The rising prevalence of cardiovascular disease due to an aging population is boosting demand for surgical procedures. According to the World Health Organization (WHO), 17.9 million people died from cardiovascular disease in 2016, accounting for 31% of all fatalities globally.  

For heart surgery, conventional cardiopulmonary bypass (CPB) remains the most common type of bypass, but up to 10% of operations are now using miniaturised CPB (mCPB). Potential advantages include less time in intensive care, lower blood loss and reduced use of transfusions and certain drugs. Minimally invasive mitral valve surgery (MIMVS) has also been shown to offer similar benefits such as enhanced post-operative recovery. This application of minimally invasive techniques in cardiac surgery is being driven, in part, by the development of specialised instrumentation. 

Surgery increasing with aging population 

Analysis by GlobalData shows that an aging population and associated valvular degeneration is a major driving factor of the prosthetic heart valve market. Globally over 100 million people are affected by valvular heart diseases including valve stenosis and regurgitation. 

Valvular stenosis occurs when the heart valve narrows, restricting blood flow and causing the heart to work harder to supply an adequate amount of blood to the body. Degenerative calcification, especially in the elderly, remains a major cause of valve stenosis. Aortic valve stenosis is the most common of the heart valve conditions and mitral valve regurgitation (where blood flows the wrong way in the heart due to the mitral valve not closing properly) affects over 2 million people in the US each year. It is also the second most frequent indication for valve surgery in Europe. 

Bioabsorbable stents using polymers 

Bioabsorbable stents (BDSs) for cardiovascular applications are becoming more popular, due to the reduction of second interventions. BDSs use biodegradable materials, such as polymers like polylactic acid (PLA) and polycaprolactone (PCL) and magnesium and zinc alloys, to fabricate vascular stents for widening blocked vessels at the early stage. 

These stents gradually degrade after implantation into products that can be metabolised by the human body, leaving nothing behind. 3D printing technology has been used to print vascular stents with complex architectures. 

New developments for cardiovascular implants 

Industry-leading provider of fabrics for medical devices, Sefar AG, is currently involved in the development of several implants that feature medical reinforcement fabrics and meshes. These include Transcatheter Aortic Valve Implantation (TAVI) and an embolic filter to provide high-level protection from adverse events during TAVI procedures. Sefar are also co-developing a valve prothesis and transcatheter solution to treat tricuspid valve regurgitation.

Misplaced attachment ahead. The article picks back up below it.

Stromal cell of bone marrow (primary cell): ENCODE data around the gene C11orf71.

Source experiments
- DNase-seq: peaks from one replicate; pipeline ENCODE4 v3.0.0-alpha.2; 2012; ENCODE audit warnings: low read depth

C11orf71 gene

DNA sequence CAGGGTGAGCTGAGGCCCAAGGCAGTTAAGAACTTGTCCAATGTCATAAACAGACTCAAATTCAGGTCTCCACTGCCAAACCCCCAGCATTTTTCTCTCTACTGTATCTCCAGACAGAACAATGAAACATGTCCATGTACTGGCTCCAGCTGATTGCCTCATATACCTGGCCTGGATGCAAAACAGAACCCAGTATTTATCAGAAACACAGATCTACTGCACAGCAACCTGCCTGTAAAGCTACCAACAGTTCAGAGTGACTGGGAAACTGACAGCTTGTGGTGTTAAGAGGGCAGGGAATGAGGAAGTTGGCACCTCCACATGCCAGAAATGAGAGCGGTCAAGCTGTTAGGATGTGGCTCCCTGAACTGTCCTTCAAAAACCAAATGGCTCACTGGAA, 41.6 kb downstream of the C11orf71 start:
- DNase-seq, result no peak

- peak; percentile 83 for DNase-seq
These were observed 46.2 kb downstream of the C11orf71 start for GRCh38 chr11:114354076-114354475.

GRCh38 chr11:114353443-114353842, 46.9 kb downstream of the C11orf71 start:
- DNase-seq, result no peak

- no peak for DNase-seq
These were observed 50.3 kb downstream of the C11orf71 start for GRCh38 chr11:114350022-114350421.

Marcel Rutz, Sefar’s corporate market manager medical, explained the benefits of using high precision monofilament fabrics for implants such as valves and stents: “Sefar’s line of MEDIFAB® products are woven precision fabrics made of synthetic polyester (PET) or Polyamide (PA) yarns. These fabrics offer high throughput rates with an open area starting at 5%, suitable for very low permeability of air, water, and other liquids. Other benefits are its high elasticity, thin material with a thickness of only 50µm, and precision mesh opening of only 11µm.” 

“This product line has been specially developed for medical applications and ensures biocompatibility,” continues Rutz, “currently, there are also projects with PEEK (polyetheretherketone) which isn’t yet in the MEDIFAB range. For this purpose, Sefar has the MEDITEX product line, which is based on the process steps of MEDIFAB, but allows for greater process flexibility.” 

Challenges of development 

“The development of medical solutions takes time, due to admissions procedures and product verification by the customer,” explains Rutz. “It starts with the selection of the correct yarn,  and continues to the weaving process where the material can be sent for further converting. The relevant process steps must be qualified and validated to ISO, USP and FDA standards and regulations. Sefar, as a vertically integrated company, offers all of the various process steps from yarn development to the final inspection of the fabric product. This allows our customers to have a custom solution to fit their design and product.” 

Checks and safety measures are a huge part of the manufacturing process. “Sefar, as a supplier, must ensure complete process validity and can do so through the ISO 13485 certification. Conformity certificates are enclosed with each delivery, and control is guaranteed for every delivered product, which means the products are traceable,” points out Rutz.  

The product line is biocompatible and meets the requirements of USP VI, while the development of the product and the production processes are embedded in a quality system according to ISO 13485, to provide safety and minimise customer risk. “The customer benefits from a simpler approval of their products in the medical market, consequently saving them time and money,” says Rutz. 

Miniaturisation accelerating development 

Rutz says Sefar’s fabrics are particularly suited to miniaturisation: “With Sefar fabrics, tiny parts can be produced via high-precision laser cutting, for example. High-precision measuring systems check the accuracy.” 

Sefar continues to develop new materials and techniques, pushing the sector forward. 

Absorbable fabrics are now in development at Sefar, says Rutz: “Sefar is in the beginning of development of absorbable fabrics, this may open new doors for the future in the medical field.” 

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